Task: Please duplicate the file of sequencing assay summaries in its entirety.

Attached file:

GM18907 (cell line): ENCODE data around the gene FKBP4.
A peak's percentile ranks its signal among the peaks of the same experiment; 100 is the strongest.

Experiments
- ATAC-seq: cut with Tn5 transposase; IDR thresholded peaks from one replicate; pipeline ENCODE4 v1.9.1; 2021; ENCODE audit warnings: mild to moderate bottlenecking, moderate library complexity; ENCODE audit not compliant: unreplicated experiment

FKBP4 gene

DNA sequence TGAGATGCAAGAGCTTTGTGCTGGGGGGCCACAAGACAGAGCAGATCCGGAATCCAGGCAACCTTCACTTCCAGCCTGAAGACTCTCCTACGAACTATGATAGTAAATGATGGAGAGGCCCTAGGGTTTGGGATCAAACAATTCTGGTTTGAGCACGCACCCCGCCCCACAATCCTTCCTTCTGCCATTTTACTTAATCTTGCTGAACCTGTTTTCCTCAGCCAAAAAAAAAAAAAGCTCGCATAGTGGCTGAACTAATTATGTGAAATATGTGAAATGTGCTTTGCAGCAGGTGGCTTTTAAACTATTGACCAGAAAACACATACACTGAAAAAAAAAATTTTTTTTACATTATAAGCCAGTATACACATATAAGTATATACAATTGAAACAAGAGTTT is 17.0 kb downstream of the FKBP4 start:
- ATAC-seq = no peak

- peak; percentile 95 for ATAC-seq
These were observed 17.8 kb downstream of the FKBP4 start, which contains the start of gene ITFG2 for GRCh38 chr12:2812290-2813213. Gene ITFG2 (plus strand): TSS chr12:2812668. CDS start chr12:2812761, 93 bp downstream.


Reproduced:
GM18907 (cell line): ENCODE data around the gene FKBP4.
A peak's percentile ranks its signal among the peaks of the same experiment; 100 is the strongest.

Experiments
- ATAC-seq: cut with Tn5 transposase; IDR thresholded peaks from one replicate; pipeline ENCODE4 v1.9.1; 2021; ENCODE audit warnings: mild to moderate bottlenecking, moderate library complexity; ENCODE audit not compliant: unreplicated experiment

FKBP4 gene

DNA sequence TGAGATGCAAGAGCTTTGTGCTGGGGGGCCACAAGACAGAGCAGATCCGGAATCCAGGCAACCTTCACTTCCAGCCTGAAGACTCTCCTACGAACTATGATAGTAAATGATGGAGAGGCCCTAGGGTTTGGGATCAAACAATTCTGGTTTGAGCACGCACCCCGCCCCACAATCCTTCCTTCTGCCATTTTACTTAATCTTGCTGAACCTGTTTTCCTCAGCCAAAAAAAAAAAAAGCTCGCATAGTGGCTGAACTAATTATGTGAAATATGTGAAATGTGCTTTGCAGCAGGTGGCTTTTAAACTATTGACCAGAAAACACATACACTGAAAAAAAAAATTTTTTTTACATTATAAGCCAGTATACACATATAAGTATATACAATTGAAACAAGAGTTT is 17.0 kb downstream of the FKBP4 start:
- ATAC-seq = no peak

- peak; percentile 95 for ATAC-seq
These were observed 17.8 kb downstream of the FKBP4 start, which contains the start of gene ITFG2 for GRCh38 chr12:2812290-2813213. Gene ITFG2 (plus strand): TSS chr12:2812668. CDS start chr12:2812761, 93 bp downstream.